That is potentially an issue for the sector, which has raised bumper levels of funding in the past year. In 2016/17, a total of 18 funds came to market raising more than £800m, the highest level since 2004. Overall, £416m has been raised in VCT new offers launched this tax year out of £640m capacity — far higher than the usual take-up at this point in the year, according to Mr Hollands.

“You could have a scenario whereby there is a bumper crop of dividends coming up when some VCTs find they are unable to invest in enough deals and issue dividends to get rid of the cash they are carrying,” says Mr Holland.

“Unexpectedly, this has been a very good Budget for VCT and EIS investors,” says Mr Davies. “It rewards entrepreneurial companies and investors who are prepared to take some risk to support British business. Whilst there will be restrictions on some capital preservation-focused products . . . with all the changes to pensions beginning to bite, this type of investment is only going to grow in popularity.”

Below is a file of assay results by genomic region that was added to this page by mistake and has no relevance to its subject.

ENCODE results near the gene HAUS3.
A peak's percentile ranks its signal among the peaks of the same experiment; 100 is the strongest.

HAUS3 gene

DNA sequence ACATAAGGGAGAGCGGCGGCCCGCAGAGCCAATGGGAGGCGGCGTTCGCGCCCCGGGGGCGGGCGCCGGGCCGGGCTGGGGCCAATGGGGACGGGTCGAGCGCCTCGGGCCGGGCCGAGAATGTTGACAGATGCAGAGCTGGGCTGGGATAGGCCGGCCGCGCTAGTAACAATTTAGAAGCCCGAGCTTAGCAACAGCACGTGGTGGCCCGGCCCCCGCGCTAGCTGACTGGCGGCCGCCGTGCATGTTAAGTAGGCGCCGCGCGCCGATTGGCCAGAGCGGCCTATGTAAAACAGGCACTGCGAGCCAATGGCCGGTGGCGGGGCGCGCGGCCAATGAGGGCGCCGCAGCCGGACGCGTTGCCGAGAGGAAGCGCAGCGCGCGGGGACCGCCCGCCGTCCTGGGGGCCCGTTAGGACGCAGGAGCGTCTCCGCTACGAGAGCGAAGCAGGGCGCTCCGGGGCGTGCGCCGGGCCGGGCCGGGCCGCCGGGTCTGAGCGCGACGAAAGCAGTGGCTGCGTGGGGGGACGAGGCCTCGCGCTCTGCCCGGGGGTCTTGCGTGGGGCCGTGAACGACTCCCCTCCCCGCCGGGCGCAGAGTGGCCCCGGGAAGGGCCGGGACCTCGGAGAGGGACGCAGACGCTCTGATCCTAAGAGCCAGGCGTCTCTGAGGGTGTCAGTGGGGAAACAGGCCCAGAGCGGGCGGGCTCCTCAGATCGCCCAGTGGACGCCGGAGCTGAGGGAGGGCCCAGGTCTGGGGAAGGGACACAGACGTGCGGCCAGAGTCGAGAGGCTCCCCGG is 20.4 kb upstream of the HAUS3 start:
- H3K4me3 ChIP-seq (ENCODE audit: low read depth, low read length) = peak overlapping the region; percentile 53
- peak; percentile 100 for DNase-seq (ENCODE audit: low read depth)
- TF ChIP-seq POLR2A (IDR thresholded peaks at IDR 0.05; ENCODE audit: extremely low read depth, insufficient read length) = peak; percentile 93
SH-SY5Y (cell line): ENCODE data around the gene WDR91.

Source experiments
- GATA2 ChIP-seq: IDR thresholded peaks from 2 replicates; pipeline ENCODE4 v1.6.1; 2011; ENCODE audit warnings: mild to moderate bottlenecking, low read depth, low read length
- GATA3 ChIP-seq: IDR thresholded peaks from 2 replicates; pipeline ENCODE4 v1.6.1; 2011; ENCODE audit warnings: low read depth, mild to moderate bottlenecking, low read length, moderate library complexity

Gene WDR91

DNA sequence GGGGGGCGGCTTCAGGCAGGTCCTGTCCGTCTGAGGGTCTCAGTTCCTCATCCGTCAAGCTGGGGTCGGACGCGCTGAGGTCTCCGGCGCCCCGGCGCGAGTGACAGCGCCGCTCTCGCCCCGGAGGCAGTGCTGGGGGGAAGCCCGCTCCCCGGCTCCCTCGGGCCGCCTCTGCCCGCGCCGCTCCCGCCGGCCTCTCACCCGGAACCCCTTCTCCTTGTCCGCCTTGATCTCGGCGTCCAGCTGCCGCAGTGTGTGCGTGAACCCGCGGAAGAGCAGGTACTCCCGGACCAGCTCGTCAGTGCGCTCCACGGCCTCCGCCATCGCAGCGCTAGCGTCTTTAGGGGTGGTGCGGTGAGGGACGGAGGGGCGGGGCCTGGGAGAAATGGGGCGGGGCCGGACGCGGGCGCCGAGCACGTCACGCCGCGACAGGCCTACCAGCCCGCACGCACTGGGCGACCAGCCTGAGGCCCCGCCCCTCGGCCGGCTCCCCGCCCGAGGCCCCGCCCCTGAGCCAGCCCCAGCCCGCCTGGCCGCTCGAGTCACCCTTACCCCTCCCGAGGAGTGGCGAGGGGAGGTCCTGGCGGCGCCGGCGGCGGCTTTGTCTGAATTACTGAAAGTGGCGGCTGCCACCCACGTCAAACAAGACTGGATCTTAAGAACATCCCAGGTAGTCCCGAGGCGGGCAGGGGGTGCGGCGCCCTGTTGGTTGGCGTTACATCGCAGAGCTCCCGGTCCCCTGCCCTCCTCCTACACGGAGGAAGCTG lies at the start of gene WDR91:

Expert analysis

Raj Mody, partner and global head of pensions, PwC

Of the “p” words to feature today, it was inevitable that “productivity” would be mentioned more than “pensions”. Despite the desire for stability, the relative silence on pensions is not good.

Our pensions tax system is ripe for reform and simplification. At every recent Budget, there has been speculation on what might change, and people react. Some crystallise their pensions early to get their 25 per cent lump sum, fearing its tax-free status could be lost. Others save more — or less — for short-term arbitrage. Trust and confidence in the pensions system as a whole does not improve.

Any change would be technically difficult and controversial. If pensions tax relief had a Facebook page, its relationship status would be “it’s complicated”. But it is a shame that this Budget takes us no further forward.